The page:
On January 2nd we flew out to the Cook Islands, a delightful group of very small islands in a vast ocean. We spent two days on the main island called Rarotonga. After that, we flew to an outer island in the Southern Cooks, called Aitutaki. The moment you arrive on Aitutaki you feel you have stepped about 30 years back in time.

Aitutaki Cook Islands

Aitutaki from space
Image Courtesy of Gateway to Astronaut Photography of Earth

The island is 12 km by 15km. The outer reef of the lagoon is dotted with beautiful motus (small islands) and the water in the lagoon is the most beautiful turquoise while the ocean around is a deep, clear blue.

We stayed at Gina's Lodges, surrounded by tropical plants, bushes and trees, including around 30 different varieties of Frangipani or Plumeria, also lots of Bougainvillea and Amaryllis. We had freshly harvested bananas, papayas and mangoes with a touch of lemon for breakfast on the balcony.

We rented a small 100cc motorbike and covered every road on the island. You can a complete circular tour of the island in just a few hours. The road runs close to the coast most of the way and passes through several pleasant villages. There is always plenty to see. Large crabs duck into holes as you come by. We saw a few unfortunate ones held by a girl on the back of a bike. Naturally she held her arms as wide as possible so the crabs couldn't pinch her. Ripe fruit lay under big trees where they fell. Exuberant children laugh, play and sing. There were also numerous pigs and free-roaming chickens around people's homes.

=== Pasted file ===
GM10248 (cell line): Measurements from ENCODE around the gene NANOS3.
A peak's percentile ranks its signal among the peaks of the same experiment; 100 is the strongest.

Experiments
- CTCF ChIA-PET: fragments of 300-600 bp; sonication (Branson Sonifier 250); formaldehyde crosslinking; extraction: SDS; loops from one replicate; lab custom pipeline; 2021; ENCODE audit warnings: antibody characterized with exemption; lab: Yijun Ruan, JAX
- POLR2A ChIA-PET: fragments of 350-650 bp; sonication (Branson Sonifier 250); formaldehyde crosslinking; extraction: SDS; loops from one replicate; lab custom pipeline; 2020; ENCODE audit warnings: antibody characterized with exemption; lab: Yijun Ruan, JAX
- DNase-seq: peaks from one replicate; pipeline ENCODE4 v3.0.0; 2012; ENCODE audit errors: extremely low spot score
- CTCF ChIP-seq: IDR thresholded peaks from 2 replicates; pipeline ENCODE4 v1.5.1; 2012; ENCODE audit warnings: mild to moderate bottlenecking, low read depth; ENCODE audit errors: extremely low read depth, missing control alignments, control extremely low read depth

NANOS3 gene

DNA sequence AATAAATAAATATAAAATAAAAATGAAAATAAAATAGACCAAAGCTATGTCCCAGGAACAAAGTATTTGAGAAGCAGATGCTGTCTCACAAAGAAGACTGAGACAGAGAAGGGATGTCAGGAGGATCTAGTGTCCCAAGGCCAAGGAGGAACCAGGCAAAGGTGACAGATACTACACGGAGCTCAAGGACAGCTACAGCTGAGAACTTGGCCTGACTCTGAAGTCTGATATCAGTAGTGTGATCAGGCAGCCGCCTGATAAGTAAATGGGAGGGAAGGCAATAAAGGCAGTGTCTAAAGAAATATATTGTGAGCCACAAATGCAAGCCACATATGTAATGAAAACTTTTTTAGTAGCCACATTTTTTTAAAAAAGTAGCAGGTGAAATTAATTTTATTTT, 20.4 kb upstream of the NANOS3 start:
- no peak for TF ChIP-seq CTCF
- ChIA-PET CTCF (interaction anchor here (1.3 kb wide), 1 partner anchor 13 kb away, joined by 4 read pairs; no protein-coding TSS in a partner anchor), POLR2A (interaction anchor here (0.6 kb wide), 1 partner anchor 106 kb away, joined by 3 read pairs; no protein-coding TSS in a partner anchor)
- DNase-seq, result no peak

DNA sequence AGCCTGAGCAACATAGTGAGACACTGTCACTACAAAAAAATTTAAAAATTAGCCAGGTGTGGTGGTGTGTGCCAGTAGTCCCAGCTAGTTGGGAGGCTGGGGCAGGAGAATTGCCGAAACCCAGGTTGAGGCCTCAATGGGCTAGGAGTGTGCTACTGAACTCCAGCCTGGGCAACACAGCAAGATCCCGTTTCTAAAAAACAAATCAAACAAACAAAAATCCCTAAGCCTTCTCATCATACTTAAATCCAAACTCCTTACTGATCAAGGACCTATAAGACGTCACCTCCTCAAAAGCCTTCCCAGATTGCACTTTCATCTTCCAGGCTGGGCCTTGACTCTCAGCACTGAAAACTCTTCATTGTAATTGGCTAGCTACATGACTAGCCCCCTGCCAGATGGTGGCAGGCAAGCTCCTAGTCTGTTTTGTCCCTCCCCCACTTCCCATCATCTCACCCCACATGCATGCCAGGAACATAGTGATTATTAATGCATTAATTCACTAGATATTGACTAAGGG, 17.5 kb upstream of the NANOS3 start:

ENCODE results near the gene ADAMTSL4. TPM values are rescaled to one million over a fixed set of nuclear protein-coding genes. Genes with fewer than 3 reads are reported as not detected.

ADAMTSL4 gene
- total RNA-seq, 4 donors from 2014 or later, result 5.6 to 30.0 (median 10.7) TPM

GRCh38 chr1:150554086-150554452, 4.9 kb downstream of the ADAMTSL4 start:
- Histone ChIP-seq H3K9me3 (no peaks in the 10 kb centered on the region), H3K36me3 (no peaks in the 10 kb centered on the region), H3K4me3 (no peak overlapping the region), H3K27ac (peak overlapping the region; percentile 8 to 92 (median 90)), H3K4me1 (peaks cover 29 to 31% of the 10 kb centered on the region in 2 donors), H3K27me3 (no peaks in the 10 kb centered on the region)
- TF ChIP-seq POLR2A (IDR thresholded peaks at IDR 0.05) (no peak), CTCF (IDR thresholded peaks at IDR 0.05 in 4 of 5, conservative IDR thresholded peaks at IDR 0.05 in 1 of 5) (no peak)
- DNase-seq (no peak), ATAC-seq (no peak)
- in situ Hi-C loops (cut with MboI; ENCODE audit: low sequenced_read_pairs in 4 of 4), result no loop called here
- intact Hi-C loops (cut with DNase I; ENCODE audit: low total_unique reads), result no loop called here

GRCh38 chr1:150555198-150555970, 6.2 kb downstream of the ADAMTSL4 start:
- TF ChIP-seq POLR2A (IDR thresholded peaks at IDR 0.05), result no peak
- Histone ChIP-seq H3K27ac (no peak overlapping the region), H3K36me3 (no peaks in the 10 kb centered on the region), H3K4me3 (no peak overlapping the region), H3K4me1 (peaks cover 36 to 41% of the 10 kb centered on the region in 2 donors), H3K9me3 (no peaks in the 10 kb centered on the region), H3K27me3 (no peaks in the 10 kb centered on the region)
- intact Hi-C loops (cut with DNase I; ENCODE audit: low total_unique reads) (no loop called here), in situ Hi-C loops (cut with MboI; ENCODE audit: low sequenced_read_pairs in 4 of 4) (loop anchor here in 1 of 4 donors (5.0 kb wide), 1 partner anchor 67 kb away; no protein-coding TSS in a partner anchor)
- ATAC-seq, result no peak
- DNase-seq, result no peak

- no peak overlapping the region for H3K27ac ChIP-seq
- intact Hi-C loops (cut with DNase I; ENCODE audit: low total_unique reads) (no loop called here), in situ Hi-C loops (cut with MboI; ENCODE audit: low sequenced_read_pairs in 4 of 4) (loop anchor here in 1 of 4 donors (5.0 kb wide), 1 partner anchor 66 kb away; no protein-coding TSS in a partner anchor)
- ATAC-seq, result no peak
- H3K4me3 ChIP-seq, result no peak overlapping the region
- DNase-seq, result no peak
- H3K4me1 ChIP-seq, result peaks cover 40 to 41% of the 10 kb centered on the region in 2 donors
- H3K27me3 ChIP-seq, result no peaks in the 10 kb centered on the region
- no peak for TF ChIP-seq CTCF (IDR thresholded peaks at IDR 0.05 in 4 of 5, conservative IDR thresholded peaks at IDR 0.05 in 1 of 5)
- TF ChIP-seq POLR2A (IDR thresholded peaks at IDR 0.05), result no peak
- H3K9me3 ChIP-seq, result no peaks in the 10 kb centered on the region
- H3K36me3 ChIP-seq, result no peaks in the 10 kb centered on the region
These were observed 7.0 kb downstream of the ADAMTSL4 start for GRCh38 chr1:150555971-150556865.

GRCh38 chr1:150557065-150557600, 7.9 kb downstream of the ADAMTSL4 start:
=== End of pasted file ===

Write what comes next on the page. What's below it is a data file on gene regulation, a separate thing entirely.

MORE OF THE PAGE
One of the highlights was our first dive where I spotted a fabulous Spotted Eagle Ray giving me a fantastic show of how to fly under water. The other highlight was an island night (Peter's birthday) where 5 young man and women gave an extraordinary display of hip and leg movement against the backdrop of an old barn. The passionate drumming and singing was performed by the elders of the village. We were also treated to a wonderful display of fire dancing, started off by a youngster no older than 6! What was wonderful as well was that not just the tourists came out to watch this spectacle; the whole island population came out.